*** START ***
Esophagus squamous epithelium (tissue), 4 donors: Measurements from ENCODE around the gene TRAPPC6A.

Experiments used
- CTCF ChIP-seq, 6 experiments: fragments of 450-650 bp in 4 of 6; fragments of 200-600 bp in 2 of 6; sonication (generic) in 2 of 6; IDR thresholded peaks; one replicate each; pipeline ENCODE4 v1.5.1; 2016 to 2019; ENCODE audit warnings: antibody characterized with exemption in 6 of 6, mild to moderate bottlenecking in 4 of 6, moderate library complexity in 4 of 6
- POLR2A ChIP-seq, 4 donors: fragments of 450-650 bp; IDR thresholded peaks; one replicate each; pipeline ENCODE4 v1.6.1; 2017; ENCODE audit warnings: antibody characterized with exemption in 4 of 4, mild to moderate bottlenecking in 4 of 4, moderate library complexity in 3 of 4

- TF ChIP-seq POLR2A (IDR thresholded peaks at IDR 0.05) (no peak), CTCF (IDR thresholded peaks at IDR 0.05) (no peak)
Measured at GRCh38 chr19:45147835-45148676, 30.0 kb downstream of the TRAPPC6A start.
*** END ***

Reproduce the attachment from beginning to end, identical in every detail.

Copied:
Esophagus squamous epithelium (tissue), 4 donors: Measurements from ENCODE around the gene TRAPPC6A.

Experiments used
- CTCF ChIP-seq, 6 experiments: fragments of 450-650 bp in 4 of 6; fragments of 200-600 bp in 2 of 6; sonication (generic) in 2 of 6; IDR thresholded peaks; one replicate each; pipeline ENCODE4 v1.5.1; 2016 to 2019; ENCODE audit warnings: antibody characterized with exemption in 6 of 6, mild to moderate bottlenecking in 4 of 6, moderate library complexity in 4 of 6
- POLR2A ChIP-seq, 4 donors: fragments of 450-650 bp; IDR thresholded peaks; one replicate each; pipeline ENCODE4 v1.6.1; 2017; ENCODE audit warnings: antibody characterized with exemption in 4 of 4, mild to moderate bottlenecking in 4 of 4, moderate library complexity in 3 of 4

- TF ChIP-seq POLR2A (IDR thresholded peaks at IDR 0.05) (no peak), CTCF (IDR thresholded peaks at IDR 0.05) (no peak)
Measured at GRCh38 chr19:45147835-45148676, 30.0 kb downstream of the TRAPPC6A start.